Jeremy has an impressive list of accomplishments, especially when you consider he is just getting started. He holds an MA in English from Sac State and a BA in both English and Spanish from the same institution. Jeremy is a member of 4 honor societies including International English and Spanish. He has won 7 writing awards for short fiction, expository prose, and essay, and has spoken at 5 writing related conferences. He was an editor for Calaveras Station, a proofreader in both English and Spanish for The National Shopping Service and has taught multiple courses on the subjects of English, literature and writing. You might say the entire subject of literacy defines him.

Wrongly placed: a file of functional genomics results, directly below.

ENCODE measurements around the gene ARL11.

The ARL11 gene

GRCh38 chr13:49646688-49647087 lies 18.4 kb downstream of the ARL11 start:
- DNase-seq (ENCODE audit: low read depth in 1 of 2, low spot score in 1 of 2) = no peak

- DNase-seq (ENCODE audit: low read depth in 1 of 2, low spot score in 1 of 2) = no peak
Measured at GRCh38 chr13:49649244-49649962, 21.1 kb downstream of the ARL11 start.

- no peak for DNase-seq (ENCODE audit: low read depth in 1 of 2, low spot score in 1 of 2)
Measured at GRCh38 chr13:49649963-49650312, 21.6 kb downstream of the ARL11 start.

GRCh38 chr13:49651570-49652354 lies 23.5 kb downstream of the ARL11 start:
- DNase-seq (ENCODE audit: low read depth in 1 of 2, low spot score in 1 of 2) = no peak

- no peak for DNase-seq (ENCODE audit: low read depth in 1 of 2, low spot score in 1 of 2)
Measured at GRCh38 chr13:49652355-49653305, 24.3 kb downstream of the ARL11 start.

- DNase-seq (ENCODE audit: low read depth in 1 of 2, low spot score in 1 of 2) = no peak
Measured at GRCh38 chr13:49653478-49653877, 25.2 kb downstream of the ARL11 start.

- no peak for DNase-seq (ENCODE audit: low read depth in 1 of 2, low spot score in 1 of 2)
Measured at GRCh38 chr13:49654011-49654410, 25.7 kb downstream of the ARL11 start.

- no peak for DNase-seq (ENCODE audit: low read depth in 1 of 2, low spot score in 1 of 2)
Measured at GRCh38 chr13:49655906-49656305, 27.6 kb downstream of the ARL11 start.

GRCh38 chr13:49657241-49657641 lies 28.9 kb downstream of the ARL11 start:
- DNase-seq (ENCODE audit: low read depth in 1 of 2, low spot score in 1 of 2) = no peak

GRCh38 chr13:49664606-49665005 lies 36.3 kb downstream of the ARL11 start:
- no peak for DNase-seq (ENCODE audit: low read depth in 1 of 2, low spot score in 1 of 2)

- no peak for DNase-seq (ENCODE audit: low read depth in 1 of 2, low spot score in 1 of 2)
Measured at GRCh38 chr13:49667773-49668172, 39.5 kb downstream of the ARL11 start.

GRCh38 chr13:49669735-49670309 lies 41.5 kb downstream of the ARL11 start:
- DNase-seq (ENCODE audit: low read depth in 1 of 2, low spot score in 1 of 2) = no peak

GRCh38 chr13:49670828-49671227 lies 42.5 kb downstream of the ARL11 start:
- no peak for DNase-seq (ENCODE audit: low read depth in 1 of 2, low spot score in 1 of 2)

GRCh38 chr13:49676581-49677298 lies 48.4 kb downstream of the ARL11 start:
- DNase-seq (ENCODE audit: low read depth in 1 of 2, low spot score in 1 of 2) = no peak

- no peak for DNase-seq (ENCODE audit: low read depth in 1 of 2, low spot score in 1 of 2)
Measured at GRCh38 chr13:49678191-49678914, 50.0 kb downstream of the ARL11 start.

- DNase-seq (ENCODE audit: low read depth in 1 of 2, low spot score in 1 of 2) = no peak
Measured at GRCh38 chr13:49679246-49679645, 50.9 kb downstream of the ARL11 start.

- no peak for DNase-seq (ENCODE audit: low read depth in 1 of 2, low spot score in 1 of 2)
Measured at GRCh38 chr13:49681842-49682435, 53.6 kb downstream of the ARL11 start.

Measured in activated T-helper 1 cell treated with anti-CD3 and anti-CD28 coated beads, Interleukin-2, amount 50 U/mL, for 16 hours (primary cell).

I asked Jeremy some questions recently about his drive to be a post secondary English instructor, author of fantasy for young adults and part-time dabbler in the stock market.

Why do you use a pseudonym and what was the thought process behind the names you chose – especially since one is female?

I use multiple pseudonyms for two reasons. First, I like to keep my life as a writer separate from everything else. That’s why I use a pen name in the first place. But I have multiple pseudonyms to work within different genres. My writing tends to jump around. My first three books were all romantic in some ways, but the level of violence and intended audience shift around quite a bit as well. And if I’m completely honest, it’s fun coming up with pen names.

Dream Runner (Jeremy Trimble)